The sum of the squares of the first ten natural numbers is 1^2+2^2+...+10^2=385. The square of the sum of the first ten natural numbers is (1+2+...+10)^2=552=3025. Hence the difference between the sum of the squares of the first ten natural numbers and the square of the sum is 3025−385=2640. Find the difference between the sum of the squares of the first one hundred natural numbers and the square of the sum.

This one is easy to do wrong, and easy to do right - which means I can mess around with a goofy language! Let's try Rockstar, an esoteric language which allows coders to write programs that look like rock lyrics:

```
Tommy was a lovestruck ladykiller
Jimmy was nothing,
Billy was nothing
while Tommy ain't nothing,
Put Tommy of Tommy with Jimmy into Jimmy
Put Tommy with Billy into Billy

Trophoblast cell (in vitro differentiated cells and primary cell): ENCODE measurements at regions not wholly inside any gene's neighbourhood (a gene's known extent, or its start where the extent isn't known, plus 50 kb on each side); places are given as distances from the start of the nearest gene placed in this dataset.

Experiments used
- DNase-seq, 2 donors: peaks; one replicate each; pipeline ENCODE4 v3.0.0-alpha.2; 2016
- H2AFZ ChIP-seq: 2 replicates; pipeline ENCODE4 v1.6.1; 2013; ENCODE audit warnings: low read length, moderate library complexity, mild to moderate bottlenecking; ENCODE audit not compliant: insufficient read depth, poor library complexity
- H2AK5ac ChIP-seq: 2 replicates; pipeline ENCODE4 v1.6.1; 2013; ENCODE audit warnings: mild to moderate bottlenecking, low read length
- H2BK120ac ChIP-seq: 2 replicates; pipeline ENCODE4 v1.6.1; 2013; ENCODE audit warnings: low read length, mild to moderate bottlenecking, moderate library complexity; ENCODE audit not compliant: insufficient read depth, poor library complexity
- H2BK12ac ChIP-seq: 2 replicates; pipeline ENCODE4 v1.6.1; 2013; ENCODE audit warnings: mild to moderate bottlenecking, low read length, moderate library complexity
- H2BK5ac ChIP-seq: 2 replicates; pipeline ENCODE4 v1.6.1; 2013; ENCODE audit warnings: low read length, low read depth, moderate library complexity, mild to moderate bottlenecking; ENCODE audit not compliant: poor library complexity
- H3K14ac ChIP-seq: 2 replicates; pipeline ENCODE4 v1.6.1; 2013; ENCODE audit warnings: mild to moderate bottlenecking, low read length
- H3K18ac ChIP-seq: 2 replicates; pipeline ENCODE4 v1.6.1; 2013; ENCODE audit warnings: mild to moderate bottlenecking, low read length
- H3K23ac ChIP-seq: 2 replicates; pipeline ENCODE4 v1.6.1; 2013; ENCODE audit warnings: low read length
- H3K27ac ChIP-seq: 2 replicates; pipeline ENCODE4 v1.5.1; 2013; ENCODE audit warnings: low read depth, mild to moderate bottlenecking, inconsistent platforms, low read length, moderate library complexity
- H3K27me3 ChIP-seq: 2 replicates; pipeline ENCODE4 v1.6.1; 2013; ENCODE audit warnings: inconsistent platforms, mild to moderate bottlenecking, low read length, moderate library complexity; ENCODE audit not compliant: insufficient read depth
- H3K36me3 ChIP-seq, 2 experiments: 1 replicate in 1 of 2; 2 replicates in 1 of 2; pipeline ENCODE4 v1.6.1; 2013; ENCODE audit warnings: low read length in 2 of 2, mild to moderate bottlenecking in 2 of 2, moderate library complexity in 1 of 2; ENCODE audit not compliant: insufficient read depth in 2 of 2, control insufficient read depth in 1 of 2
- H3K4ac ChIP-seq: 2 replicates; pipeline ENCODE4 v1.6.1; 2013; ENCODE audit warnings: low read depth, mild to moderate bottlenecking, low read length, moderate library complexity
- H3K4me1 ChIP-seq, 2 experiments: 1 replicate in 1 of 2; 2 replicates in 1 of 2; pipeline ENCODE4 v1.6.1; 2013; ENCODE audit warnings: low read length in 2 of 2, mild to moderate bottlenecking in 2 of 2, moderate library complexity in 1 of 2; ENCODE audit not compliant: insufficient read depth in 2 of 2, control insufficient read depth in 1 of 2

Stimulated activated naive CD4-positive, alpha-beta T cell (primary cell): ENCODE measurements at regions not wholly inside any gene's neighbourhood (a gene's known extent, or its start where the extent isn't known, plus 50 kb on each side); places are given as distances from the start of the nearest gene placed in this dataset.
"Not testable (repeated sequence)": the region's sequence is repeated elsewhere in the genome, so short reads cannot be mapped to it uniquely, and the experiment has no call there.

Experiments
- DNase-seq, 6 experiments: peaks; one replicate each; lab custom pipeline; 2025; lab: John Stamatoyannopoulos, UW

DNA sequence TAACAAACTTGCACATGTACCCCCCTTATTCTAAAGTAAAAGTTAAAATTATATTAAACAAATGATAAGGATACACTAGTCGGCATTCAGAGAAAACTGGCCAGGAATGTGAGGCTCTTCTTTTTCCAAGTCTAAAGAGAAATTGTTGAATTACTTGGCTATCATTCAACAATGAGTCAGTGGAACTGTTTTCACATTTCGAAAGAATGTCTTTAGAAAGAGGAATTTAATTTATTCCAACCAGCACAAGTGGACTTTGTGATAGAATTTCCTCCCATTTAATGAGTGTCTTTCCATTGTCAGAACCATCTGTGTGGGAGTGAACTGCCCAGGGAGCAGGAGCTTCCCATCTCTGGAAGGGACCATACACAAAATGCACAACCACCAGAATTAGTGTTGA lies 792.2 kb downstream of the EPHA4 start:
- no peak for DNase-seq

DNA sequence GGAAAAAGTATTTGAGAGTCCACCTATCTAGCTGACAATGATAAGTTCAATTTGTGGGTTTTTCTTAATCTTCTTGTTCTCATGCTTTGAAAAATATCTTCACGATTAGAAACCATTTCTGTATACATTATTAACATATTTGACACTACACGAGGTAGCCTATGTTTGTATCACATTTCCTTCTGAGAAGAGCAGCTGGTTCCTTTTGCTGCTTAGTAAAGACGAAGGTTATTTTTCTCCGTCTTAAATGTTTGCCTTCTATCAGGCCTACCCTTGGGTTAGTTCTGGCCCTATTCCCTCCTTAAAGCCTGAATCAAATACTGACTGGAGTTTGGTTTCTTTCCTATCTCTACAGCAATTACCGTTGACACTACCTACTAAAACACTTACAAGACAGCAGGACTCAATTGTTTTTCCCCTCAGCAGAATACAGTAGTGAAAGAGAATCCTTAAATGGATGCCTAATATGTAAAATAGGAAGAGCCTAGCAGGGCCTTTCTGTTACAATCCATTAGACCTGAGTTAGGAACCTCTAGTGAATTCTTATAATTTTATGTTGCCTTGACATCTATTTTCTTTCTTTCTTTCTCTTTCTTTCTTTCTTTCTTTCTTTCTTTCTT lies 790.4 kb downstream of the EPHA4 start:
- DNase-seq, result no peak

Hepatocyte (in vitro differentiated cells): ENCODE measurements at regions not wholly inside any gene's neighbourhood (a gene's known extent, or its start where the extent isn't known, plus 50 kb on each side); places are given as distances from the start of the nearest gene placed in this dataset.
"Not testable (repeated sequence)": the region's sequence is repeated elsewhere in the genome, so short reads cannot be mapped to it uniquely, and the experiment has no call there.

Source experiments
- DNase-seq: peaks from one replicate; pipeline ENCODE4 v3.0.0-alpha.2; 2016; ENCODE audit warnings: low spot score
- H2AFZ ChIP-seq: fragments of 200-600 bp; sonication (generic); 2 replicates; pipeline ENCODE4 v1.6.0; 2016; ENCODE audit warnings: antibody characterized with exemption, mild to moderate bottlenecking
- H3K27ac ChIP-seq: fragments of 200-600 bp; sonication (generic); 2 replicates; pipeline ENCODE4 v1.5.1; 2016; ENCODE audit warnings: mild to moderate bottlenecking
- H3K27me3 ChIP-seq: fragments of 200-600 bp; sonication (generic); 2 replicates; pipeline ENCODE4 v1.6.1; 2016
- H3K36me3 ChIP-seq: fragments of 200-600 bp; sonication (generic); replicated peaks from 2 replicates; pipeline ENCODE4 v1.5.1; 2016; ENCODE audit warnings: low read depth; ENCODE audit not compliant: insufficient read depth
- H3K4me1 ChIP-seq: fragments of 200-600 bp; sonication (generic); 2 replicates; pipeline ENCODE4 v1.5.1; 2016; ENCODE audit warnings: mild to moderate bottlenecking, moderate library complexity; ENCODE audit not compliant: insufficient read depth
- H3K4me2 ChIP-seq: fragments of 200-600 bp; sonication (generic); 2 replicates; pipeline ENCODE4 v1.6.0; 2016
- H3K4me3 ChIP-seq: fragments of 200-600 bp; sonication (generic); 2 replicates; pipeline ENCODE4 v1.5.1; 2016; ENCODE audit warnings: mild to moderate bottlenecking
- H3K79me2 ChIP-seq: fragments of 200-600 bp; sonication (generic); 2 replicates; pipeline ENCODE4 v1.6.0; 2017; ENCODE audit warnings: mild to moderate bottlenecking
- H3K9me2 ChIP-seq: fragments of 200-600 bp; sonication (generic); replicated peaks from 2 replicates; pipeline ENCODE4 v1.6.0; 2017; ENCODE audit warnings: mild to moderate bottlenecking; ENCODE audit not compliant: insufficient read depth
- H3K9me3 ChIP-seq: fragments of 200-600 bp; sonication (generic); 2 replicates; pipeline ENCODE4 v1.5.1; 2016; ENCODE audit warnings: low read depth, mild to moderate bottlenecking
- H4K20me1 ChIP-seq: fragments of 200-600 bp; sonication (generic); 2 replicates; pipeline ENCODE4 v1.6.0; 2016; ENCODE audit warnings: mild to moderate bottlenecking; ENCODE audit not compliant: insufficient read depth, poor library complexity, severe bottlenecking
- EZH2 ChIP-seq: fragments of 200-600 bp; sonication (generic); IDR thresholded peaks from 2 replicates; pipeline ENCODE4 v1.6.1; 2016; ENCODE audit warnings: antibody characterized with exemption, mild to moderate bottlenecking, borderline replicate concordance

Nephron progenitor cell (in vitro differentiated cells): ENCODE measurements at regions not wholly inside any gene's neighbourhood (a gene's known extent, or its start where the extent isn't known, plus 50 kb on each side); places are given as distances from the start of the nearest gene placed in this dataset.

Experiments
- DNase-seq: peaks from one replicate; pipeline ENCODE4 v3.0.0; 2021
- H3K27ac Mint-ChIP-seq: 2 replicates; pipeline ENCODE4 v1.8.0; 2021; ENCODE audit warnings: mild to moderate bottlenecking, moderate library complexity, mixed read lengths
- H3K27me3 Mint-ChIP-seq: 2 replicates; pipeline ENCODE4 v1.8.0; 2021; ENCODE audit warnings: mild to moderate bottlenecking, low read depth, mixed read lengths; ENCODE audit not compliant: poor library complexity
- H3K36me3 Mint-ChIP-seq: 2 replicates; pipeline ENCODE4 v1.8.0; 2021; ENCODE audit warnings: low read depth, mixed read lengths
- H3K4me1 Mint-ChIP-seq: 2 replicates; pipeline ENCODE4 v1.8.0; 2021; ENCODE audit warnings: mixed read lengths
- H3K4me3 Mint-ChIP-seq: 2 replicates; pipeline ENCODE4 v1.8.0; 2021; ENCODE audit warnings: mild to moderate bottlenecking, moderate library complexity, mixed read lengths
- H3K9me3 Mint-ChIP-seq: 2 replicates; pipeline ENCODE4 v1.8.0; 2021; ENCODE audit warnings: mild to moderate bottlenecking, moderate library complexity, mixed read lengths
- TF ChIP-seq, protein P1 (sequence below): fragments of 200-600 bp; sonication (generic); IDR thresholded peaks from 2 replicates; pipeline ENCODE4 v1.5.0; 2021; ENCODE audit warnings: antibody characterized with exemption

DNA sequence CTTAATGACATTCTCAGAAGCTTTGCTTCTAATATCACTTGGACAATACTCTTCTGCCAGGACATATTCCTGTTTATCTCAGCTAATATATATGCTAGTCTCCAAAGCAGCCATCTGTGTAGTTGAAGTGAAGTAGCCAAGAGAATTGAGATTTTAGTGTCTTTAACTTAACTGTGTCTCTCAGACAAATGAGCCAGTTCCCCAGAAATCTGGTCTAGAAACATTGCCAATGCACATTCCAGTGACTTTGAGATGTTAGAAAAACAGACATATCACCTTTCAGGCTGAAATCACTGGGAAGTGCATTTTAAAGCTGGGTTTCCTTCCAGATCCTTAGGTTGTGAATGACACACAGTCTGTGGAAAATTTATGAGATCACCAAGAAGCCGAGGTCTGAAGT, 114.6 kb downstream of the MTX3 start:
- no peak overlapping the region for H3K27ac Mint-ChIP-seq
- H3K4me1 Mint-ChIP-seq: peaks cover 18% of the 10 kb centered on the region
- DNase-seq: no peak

knock Tommy down
Put Billy of Billy without Jimmy into Jimmy
shout Jimmy
```

Of course, this isn't a particularly lyrical block of code, but it solves the problem! But we can do better than just loop through 1-100, performing operations for each number. We already know how to compute the sum of integers in a range, using Gauss's method. But luckily there's a way to compute the sum of the squares of numbers in a series as well!

I won't pretend to have come up with this myself - I use Google like anybody else. As it turns out, we can figure out this problem by thinking three dimensionally, something I'm rarely brave enough to do. I don't understand a lot of that page, but I know how to copy-paste a formula! Let's use this help from wikipedia to write an n=1 solution, this time in ... one line of Python‽:

`print(((100*(101))/2)**2 - ((200**3 + 300**2 + 100)/6))`

OK, that "one line" solution wasn't as zany as they generally are. But that's mostly because this problem, when solved the right way, is as simple as plugging numbers into a calculator.